New I-9 Form
January 18, 2017
On January 22, 2017, all employers must start using a new “smart” Form I-9 which carries an expiration date of August 31, 2019. While called a “smart” form, it is not actually a truly electronic I-9 form. The new form is used through an Adobe Reader and employers must still fill out the form and print it out in order to obtain handwritten signatures, store, or scan for electronic preservation. In addition, the information must still be retyped into E-Verify as required. The new form and instructions may be found at https://www.uscis.gov/i-9. (The “old” forms dated 3/08/13 in the lower left-hand corner may be used through January 21, 2017).
The regulations and acceptable documents have not changed. Only the form is new, and it does not store information or provide for electronic reporting and as noted above, still requires an ink signature. It also does not integrate with other HR software. There are prompts, however, to ensure that the information is entered correctly. The instructions appear via “hover” text and drop down menus are available to identify acceptable documents. If a document is not consistent with Section 1 status, an error message will appear. There is a “click to finish” box to begin a validation process to verify the information that has been entered. The form also contains “clickable” boxes for instructions, start over, and print. It does contain quick response (“QR”) matrix barcode capability to convert information into a digital barcode that can be used to streamline enforcement audits and may be read by other applications.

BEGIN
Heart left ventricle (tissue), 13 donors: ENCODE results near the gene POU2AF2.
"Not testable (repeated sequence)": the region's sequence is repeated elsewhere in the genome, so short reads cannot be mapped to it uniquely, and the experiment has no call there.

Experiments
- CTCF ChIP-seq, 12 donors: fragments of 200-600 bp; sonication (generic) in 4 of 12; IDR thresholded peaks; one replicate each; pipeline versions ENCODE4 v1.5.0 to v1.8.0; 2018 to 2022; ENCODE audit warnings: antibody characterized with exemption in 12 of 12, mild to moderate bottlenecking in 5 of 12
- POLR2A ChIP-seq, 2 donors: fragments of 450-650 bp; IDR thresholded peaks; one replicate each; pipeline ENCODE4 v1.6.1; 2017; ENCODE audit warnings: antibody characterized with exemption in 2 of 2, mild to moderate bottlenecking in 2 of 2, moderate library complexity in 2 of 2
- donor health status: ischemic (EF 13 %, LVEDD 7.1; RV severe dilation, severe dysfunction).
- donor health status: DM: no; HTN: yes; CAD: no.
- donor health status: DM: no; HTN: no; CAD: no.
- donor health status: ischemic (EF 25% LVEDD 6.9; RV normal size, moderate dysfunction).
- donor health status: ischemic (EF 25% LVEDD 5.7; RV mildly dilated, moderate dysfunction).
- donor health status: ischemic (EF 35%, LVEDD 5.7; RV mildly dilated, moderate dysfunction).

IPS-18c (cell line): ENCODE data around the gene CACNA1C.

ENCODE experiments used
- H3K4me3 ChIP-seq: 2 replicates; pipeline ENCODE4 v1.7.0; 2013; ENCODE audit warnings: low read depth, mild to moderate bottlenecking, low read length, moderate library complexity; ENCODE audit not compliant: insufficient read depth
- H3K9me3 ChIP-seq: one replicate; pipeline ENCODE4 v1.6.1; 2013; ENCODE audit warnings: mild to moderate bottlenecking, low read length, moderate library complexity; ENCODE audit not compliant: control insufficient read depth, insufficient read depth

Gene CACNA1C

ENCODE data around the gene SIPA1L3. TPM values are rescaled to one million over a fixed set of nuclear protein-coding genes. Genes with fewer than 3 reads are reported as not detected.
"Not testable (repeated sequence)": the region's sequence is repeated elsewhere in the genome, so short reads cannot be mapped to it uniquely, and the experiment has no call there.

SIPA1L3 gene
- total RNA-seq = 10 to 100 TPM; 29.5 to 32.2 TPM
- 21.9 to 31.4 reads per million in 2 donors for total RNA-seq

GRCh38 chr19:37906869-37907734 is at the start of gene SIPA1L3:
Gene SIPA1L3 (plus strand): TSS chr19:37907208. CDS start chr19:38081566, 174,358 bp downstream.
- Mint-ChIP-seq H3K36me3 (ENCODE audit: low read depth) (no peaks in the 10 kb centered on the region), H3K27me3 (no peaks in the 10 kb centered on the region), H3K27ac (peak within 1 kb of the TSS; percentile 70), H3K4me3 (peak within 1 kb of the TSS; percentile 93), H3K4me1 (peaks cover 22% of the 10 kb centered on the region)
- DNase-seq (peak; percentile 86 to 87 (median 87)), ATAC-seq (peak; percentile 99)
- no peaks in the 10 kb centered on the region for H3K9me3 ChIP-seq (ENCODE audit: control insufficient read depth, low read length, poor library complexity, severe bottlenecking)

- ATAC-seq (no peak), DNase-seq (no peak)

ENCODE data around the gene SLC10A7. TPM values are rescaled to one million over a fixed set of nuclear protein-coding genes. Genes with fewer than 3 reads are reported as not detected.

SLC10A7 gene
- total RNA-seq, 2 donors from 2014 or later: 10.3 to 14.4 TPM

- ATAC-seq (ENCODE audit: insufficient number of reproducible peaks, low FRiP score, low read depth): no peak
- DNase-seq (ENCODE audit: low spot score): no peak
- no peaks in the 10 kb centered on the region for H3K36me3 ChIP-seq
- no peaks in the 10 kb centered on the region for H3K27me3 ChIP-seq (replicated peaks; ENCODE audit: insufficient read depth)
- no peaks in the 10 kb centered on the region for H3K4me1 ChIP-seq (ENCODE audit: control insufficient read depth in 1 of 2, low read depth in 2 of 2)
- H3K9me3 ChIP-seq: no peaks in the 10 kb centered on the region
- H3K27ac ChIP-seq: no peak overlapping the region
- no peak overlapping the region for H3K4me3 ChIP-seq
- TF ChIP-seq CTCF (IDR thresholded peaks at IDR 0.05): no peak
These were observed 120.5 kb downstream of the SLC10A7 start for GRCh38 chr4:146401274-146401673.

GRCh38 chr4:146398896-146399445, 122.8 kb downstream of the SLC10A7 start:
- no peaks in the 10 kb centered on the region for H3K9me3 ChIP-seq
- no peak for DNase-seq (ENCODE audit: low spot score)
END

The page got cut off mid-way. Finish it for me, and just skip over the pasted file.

There is a new section where employers may enter certain “additional information,” which is for information that Employers may have traditionally written on the margins or attached as a separate memo concerning any unusual situations such as an employee’s legal name change that does not match information on the forms of ID but for which the employee provided proof of the name change. Employers should carefully review and understand what information they enter into this section as the information may be used in subsequent audits.
There are separate instructions for the new form and employers are still required to present the instructions to the employee completing the form. There is a Spanish version of the I-9 that can be used in Puerto Rico. That version may also serve as a translation guide for all other states or territories, but in those jurisdictions, the English one will still be the one that needs to be completed. Employers interested in learning more may want to sign up for the government’s informational telephone conference on January 31, 2017. Registration is available at https://www.uscis.gov/outreach/revised-form-i-9-employment-eligibility-verification.
The Labor & Employment Alert is intended to keep readers current on matters affecting labor & employment, and is not intended to be legal advice. If you have any questions, please contact Karen S. Elliott at 804.788.7762, Derek Illar at 412.566.6771, or any other attorney with whom you have been working.